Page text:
You are a sheep in the flock of the Good Shepherd.  You are safe in the hand of God.  Stay in the flock.  Stay in the hand of God.  Stay behind the Good Shepherd who is protecting you from the wolf.  Remain connected to God’s Word of forgiveness and the Body and Blood of Christ.

Stay on guard each day so you do not give the devil a foothold in your life.  Each day struggle against sin, repent of sin, and turn back to God’s will.  Battle sin in your thoughts and desires before sin invades your words and actions and moves to become your master.  As we read in James 1:15 (ESV) 15 Then desire when it has conceived gives birth to sin, and sin when it is fully grown brings forth death.[2]  Hate what the devil wants to do to you.

You know what the devil hates.  The devil hates Revelation 7:9-12 (ESV) 9 After this I looked, and behold, a great multitude that no one could number, from every nation, from all tribes and peoples and languages, standing before the throne and before the Lamb, clothed in white robes, with palm branches in their hands, 10 and crying out with a loud voice, “Salvation belongs to our God who sits on the throne, and to the Lamb!” 11 And all the angels were standing around the throne and around the elders and the four living creatures, and they fell on their faces before the throne and worshiped God, 12 saying, “Amen! Blessing and glory and wisdom and thanksgiving and honor and power and might be to our God forever and ever! Amen.”[3]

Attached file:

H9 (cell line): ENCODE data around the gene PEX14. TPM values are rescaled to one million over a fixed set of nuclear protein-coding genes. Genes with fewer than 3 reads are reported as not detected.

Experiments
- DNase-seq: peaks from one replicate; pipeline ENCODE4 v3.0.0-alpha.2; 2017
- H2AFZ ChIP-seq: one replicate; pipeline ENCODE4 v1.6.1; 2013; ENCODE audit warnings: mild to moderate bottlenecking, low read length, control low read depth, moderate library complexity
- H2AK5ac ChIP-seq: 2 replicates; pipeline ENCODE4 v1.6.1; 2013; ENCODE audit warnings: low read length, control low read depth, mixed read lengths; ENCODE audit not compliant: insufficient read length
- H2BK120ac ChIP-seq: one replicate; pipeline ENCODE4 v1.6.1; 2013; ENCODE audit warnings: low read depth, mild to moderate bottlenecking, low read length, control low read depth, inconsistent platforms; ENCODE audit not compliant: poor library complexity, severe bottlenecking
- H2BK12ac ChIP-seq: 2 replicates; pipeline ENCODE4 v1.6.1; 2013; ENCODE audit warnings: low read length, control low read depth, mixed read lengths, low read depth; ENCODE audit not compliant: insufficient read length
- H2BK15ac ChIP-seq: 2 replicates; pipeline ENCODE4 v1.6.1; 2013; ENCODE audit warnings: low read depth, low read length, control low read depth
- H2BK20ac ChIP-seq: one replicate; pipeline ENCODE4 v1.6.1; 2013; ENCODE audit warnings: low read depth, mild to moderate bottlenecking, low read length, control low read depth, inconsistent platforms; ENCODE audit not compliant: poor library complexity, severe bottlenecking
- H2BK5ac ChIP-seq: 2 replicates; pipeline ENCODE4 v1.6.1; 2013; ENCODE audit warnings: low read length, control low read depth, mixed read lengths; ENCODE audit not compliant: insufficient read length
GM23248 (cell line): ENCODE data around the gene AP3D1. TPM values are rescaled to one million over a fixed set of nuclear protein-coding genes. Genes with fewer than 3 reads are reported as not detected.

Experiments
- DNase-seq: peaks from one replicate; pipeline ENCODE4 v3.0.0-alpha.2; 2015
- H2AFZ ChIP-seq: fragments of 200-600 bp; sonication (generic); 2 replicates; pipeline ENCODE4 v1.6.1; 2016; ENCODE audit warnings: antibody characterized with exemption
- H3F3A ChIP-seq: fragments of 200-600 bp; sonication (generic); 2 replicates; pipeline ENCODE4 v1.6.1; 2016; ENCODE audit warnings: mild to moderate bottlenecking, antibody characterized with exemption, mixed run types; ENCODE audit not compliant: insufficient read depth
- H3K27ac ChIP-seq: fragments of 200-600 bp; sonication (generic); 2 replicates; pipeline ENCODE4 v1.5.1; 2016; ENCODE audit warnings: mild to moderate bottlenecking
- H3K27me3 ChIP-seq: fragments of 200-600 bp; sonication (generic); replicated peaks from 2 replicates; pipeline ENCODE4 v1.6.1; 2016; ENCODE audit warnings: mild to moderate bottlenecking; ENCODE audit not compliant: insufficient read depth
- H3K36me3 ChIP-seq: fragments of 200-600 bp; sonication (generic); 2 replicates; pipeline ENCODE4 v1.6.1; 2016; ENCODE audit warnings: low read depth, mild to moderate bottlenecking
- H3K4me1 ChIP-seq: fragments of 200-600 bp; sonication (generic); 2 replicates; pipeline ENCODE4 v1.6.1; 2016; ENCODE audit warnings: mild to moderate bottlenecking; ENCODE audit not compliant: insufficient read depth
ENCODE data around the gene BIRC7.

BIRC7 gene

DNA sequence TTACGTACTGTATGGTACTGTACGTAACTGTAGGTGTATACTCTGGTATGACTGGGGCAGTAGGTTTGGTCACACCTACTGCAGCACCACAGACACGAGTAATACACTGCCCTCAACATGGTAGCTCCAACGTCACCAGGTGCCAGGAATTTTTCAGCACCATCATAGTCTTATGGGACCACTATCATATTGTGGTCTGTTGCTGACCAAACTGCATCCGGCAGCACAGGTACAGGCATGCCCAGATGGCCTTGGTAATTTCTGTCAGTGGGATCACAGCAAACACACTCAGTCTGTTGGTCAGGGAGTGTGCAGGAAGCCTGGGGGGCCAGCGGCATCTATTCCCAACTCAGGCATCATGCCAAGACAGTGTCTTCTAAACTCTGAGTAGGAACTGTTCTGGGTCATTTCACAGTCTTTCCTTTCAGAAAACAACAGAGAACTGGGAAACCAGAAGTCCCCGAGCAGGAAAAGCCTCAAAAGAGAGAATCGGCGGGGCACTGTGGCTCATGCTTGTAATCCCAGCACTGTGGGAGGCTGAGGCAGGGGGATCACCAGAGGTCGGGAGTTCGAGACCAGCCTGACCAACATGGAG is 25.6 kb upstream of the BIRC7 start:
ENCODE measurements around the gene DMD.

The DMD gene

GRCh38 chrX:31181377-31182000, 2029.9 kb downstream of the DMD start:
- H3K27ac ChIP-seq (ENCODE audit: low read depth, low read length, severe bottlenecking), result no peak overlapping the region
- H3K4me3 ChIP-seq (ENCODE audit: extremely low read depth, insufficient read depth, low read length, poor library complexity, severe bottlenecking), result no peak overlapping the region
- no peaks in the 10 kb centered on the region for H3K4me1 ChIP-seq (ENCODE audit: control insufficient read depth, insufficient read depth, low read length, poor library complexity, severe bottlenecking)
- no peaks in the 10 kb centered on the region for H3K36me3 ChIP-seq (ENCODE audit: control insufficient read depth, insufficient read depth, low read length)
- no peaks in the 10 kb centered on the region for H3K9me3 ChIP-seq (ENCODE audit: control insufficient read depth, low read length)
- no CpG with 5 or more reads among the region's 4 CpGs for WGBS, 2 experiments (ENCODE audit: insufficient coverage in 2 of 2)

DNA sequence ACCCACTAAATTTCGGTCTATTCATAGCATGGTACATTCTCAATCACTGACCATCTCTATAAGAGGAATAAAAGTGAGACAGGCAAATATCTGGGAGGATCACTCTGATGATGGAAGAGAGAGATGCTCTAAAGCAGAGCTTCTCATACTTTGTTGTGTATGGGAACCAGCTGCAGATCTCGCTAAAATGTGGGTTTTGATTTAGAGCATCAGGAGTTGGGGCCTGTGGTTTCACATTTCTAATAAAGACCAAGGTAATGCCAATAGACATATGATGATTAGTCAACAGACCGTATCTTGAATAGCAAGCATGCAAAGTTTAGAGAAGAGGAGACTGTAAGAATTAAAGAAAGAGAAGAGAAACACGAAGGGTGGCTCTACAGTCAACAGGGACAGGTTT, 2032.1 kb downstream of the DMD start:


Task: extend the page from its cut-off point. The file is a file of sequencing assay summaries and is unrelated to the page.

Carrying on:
The devil hates this passage because it is a preview of his defeat and he hears about all the sheep of the Good Shepherd safely gathered around His throne for eternity.  You are part of this great multitude.  You are a follower of Jesus.  Do not let the devil change that.  Do not let the devil take you from the Kingdom of Light back to the Kingdom of Darkness.

The devil hates a baptism or confirmation because it is a deliberate rejection of the him.  Today our young people will stand before the congregation and renounce the devil, and all of the devil’s works, and all of the devil’s ways.  They will reject Satan, and swear faithfulness to God, Father, Son and Holy Spirit.  They are wearing white robes that foreshadow their coming time in the eternal Heavenly City of New Jerusalem, waving palm branches and praising the Lamb on the throne.  These young people are right now in the hand of God; they are in the flock of the Good Shepherd; they are safe from the devil.  But the devil does not give up easily.